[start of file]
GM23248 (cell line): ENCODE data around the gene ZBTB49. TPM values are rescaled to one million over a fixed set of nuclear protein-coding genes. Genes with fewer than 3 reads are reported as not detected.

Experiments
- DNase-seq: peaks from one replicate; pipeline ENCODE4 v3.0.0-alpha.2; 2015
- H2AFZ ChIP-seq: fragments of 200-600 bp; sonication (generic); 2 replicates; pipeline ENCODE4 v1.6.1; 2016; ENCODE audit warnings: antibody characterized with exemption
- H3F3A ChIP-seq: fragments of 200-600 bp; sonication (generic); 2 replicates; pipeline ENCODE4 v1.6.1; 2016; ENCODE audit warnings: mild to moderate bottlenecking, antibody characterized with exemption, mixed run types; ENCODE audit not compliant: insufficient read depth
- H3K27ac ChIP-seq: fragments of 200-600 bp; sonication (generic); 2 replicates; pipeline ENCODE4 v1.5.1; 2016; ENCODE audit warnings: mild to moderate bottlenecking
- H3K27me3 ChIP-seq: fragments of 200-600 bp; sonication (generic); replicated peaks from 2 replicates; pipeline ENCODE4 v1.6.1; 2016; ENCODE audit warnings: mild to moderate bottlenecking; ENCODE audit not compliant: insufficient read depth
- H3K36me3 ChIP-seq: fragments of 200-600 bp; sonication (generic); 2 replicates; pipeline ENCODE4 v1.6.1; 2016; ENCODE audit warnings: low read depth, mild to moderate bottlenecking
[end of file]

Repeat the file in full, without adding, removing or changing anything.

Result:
GM23248 (cell line): ENCODE data around the gene ZBTB49. TPM values are rescaled to one million over a fixed set of nuclear protein-coding genes. Genes with fewer than 3 reads are reported as not detected.

Experiments
- DNase-seq: peaks from one replicate; pipeline ENCODE4 v3.0.0-alpha.2; 2015
- H2AFZ ChIP-seq: fragments of 200-600 bp; sonication (generic); 2 replicates; pipeline ENCODE4 v1.6.1; 2016; ENCODE audit warnings: antibody characterized with exemption
- H3F3A ChIP-seq: fragments of 200-600 bp; sonication (generic); 2 replicates; pipeline ENCODE4 v1.6.1; 2016; ENCODE audit warnings: mild to moderate bottlenecking, antibody characterized with exemption, mixed run types; ENCODE audit not compliant: insufficient read depth
- H3K27ac ChIP-seq: fragments of 200-600 bp; sonication (generic); 2 replicates; pipeline ENCODE4 v1.5.1; 2016; ENCODE audit warnings: mild to moderate bottlenecking
- H3K27me3 ChIP-seq: fragments of 200-600 bp; sonication (generic); replicated peaks from 2 replicates; pipeline ENCODE4 v1.6.1; 2016; ENCODE audit warnings: mild to moderate bottlenecking; ENCODE audit not compliant: insufficient read depth
- H3K36me3 ChIP-seq: fragments of 200-600 bp; sonication (generic); 2 replicates; pipeline ENCODE4 v1.6.1; 2016; ENCODE audit warnings: low read depth, mild to moderate bottlenecking